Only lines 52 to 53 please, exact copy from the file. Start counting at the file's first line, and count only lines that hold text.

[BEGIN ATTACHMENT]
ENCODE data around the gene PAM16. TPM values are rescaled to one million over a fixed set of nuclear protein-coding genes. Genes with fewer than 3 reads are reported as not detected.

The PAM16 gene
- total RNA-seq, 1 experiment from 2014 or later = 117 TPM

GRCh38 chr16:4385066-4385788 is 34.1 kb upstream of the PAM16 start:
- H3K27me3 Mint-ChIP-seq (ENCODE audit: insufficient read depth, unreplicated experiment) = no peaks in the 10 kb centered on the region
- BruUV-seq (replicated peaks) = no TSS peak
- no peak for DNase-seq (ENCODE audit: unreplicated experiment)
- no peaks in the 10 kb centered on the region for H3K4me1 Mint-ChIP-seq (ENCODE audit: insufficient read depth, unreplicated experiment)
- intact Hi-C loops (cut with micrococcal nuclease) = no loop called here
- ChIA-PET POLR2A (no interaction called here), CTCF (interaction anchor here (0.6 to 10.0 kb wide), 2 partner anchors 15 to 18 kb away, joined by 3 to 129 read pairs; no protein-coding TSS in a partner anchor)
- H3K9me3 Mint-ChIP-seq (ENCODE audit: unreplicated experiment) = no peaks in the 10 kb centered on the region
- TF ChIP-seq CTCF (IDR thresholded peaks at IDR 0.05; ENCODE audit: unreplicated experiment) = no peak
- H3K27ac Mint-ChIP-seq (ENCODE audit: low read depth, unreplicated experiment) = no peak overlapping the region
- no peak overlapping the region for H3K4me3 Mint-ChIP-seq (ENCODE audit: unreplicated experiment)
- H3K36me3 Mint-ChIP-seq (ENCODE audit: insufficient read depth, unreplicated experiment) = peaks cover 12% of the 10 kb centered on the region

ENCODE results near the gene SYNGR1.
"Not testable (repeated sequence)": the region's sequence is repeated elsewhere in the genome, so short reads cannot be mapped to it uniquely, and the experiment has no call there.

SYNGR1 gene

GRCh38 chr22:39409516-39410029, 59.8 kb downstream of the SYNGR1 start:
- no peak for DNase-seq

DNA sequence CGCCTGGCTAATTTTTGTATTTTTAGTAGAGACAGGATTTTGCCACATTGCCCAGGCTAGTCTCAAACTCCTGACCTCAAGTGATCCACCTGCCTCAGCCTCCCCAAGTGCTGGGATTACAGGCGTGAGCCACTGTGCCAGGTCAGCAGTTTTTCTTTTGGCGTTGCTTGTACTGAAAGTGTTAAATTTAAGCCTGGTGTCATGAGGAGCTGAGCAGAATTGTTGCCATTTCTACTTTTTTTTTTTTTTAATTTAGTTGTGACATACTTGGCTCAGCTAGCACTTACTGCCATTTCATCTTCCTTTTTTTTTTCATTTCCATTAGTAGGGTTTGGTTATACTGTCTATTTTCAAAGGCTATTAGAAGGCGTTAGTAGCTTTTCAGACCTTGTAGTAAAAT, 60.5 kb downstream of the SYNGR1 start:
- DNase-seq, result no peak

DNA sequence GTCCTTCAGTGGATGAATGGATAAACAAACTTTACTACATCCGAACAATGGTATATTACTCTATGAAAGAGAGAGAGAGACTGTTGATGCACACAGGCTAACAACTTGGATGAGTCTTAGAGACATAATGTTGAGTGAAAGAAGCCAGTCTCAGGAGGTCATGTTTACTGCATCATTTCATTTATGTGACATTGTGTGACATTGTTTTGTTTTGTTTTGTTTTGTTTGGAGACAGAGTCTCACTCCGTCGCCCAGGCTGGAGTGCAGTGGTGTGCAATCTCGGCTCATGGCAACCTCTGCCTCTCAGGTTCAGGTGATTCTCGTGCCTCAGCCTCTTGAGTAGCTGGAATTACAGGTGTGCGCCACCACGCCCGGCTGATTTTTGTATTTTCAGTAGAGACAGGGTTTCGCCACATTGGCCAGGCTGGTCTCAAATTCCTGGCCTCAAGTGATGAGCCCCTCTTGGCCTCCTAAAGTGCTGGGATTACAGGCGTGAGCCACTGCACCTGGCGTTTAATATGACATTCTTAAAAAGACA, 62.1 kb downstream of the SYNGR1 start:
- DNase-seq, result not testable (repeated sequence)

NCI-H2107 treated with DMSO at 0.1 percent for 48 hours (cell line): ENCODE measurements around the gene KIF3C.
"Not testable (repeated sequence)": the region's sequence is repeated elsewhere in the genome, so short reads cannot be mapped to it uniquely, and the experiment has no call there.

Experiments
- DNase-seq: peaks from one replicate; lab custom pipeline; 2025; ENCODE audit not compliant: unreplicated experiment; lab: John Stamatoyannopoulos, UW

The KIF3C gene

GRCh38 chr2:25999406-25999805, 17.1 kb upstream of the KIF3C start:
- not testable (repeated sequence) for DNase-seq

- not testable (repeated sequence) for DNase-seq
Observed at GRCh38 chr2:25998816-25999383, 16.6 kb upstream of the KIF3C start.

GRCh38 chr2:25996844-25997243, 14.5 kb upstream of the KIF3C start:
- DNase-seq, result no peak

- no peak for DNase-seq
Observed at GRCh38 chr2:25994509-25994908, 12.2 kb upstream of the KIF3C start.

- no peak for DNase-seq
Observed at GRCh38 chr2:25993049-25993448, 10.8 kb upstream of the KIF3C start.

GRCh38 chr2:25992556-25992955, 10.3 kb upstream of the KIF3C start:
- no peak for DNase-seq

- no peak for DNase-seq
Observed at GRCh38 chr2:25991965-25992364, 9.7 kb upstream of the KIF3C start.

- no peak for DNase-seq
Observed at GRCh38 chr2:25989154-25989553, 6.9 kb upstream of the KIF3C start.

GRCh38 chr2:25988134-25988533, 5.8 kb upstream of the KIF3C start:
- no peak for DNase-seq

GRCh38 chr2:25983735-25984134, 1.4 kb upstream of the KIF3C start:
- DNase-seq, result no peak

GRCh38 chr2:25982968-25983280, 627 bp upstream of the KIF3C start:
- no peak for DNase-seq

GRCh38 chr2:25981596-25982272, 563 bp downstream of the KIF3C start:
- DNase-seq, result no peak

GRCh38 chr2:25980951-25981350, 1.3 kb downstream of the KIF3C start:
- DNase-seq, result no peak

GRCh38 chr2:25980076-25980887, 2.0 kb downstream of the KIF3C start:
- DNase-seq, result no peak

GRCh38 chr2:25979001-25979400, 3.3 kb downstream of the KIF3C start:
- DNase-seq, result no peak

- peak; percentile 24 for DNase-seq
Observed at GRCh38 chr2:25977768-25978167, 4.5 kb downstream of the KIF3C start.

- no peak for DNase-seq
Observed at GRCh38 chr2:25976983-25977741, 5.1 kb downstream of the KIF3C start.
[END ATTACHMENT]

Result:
GRCh38 chr2:25981596-25982272, 563 bp downstream of the KIF3C start:
- DNase-seq, result no peak